South Sudan

Conflict in South Sudan: A Human Rights Report

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Juba, 8 May 2014": The United Nations Mission in South Sudan (UNMISS) has today released a public report on the gross violations of human rights and serious violations of international humanitarian law that have occurred since the conflict in the world’s newest nation began on 15 December 2013. The report, entitled “Conflict in South Sudan: A Human Rights Report”, follows and substantiates the interim report issued by UNMISS on 21 February.

The report describes the widespread negative impact that the conflict has had on the human rights situation in many parts of the country, following violations committed since violence erupted.

Based on thorough documentation and investigations, there are reasonable grounds to believe that gross violations of international human rights and humanitarian law have been committed by both parties to the conflict. Violations include extrajudicial killings, enforced disappearances, rape and other forms of sexual violence, arbitrary arrests and detention, targeted attacks against civilians, and attacks on hospitals as well as against UN facilities and the peacekeeping mission and its staff. In light of the widespread and systematic nature of many of these attacks, and information suggesting a degree of coordination and planning in some incidents, there are reasonable grounds to believe that certain crimes against humanity may have been committed, including murder, rape and other acts of sexual violence, enforced disappearance, and imprisonment.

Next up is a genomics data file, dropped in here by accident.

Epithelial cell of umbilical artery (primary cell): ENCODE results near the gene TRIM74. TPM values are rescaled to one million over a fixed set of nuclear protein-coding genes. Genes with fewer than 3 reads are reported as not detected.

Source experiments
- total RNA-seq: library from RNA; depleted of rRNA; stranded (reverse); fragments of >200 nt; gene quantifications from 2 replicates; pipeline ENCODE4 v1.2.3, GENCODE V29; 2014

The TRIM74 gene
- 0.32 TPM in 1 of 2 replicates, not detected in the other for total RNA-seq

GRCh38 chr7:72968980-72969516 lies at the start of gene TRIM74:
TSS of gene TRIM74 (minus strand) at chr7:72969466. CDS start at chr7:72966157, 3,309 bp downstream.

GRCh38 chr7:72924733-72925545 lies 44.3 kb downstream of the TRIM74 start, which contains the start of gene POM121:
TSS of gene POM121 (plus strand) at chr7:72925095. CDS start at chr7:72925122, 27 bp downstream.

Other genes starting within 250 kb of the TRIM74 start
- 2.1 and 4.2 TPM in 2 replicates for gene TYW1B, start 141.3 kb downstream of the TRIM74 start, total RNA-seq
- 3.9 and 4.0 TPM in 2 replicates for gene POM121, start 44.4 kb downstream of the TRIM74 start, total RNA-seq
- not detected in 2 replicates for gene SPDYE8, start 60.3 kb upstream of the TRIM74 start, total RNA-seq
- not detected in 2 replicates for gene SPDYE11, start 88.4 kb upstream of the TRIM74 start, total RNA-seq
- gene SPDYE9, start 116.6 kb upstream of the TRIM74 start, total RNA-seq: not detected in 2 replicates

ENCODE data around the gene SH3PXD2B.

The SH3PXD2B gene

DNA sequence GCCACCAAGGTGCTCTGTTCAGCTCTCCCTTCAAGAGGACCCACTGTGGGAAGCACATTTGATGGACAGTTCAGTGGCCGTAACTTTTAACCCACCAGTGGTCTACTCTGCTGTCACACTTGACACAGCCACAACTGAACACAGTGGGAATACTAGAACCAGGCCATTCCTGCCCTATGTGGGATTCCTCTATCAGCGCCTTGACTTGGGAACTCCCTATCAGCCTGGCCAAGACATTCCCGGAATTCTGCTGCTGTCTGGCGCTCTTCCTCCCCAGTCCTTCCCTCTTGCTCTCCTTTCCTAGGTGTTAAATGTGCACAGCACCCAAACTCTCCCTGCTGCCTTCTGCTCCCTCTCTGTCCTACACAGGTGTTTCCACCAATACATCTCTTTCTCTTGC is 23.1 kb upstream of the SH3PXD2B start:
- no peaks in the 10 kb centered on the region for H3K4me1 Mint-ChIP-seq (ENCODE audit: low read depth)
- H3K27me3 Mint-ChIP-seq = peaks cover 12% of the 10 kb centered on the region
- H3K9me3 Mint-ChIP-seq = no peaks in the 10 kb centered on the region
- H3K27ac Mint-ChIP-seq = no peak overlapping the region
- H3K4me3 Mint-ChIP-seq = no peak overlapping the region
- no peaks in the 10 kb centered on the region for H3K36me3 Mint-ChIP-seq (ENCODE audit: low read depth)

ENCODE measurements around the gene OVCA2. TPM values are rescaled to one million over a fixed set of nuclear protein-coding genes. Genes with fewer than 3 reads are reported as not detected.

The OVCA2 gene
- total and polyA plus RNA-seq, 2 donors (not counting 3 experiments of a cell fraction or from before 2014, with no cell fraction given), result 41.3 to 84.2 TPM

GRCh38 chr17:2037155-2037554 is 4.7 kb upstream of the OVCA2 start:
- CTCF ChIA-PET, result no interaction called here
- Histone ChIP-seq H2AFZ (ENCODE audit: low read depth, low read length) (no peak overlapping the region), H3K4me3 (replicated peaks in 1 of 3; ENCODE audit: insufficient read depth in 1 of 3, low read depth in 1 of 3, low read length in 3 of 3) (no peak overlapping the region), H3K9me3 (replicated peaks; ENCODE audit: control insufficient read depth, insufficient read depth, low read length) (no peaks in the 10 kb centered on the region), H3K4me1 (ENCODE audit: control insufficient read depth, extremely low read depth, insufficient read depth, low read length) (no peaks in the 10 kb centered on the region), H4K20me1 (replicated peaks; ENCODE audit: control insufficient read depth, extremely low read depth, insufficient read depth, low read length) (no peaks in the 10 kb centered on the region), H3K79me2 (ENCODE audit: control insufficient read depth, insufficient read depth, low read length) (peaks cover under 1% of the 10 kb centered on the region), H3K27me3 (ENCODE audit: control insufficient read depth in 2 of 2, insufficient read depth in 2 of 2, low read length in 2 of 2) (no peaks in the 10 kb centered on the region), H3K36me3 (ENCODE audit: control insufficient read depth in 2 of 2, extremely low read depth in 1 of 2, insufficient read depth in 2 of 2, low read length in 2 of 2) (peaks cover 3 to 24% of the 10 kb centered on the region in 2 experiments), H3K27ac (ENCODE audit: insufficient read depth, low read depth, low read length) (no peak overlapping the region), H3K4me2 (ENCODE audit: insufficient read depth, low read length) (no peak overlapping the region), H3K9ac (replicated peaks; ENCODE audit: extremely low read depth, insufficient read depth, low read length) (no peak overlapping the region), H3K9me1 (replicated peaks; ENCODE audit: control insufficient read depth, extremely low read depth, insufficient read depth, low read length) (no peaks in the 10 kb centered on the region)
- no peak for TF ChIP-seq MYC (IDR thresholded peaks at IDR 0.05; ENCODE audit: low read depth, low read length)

These conclusions call for further investigations and UNMISS welcomes both national and regional initiatives along these lines. Such investigations must move quickly and lead to the arrest and prosecution of perpetrators. They must also be conducted independently and in a transparent manner consistent with international standards and principles.

“Accountability is critical to end the legacy of impunity in South Sudan and prevent similar atrocities in the future. There can be no reconciliation without accountability. We call for a credible peace process that will lead to national healing and reconciliation,” says Special Representative of the United Nations Secretary General in South Sudan, Hilde F. Johnson.

In keeping with its human rights mandate, UNMISS will continue to investigate any future human rights violations. The calls for restraint and an end to the violence by the Secretary General of the United Nations, Ban Ki Moon in South Sudan this Tuesday, must now be heeded.

The report, which includes seven recommendations to the parties to the conflict, the IGAD-mediation and the African Commission of Inquiry, is based on over 900 interviews with victims, witnesses, sources, Government and military officials, as well as visits to the sites of reported incidents.